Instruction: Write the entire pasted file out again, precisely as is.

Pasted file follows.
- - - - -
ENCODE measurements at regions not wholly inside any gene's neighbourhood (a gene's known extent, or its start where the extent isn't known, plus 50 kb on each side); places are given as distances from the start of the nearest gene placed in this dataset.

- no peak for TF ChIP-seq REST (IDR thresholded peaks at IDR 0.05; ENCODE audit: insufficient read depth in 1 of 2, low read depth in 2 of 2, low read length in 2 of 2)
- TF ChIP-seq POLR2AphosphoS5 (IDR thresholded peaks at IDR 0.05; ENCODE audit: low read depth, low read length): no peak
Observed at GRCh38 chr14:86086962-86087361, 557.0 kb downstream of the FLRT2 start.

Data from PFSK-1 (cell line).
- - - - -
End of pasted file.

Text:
ENCODE measurements at regions not wholly inside any gene's neighbourhood (a gene's known extent, or its start where the extent isn't known, plus 50 kb on each side); places are given as distances from the start of the nearest gene placed in this dataset.

- no peak for TF ChIP-seq REST (IDR thresholded peaks at IDR 0.05; ENCODE audit: insufficient read depth in 1 of 2, low read depth in 2 of 2, low read length in 2 of 2)
- TF ChIP-seq POLR2AphosphoS5 (IDR thresholded peaks at IDR 0.05; ENCODE audit: low read depth, low read length): no peak
Observed at GRCh38 chr14:86086962-86087361, 557.0 kb downstream of the FLRT2 start.

Data from PFSK-1 (cell line).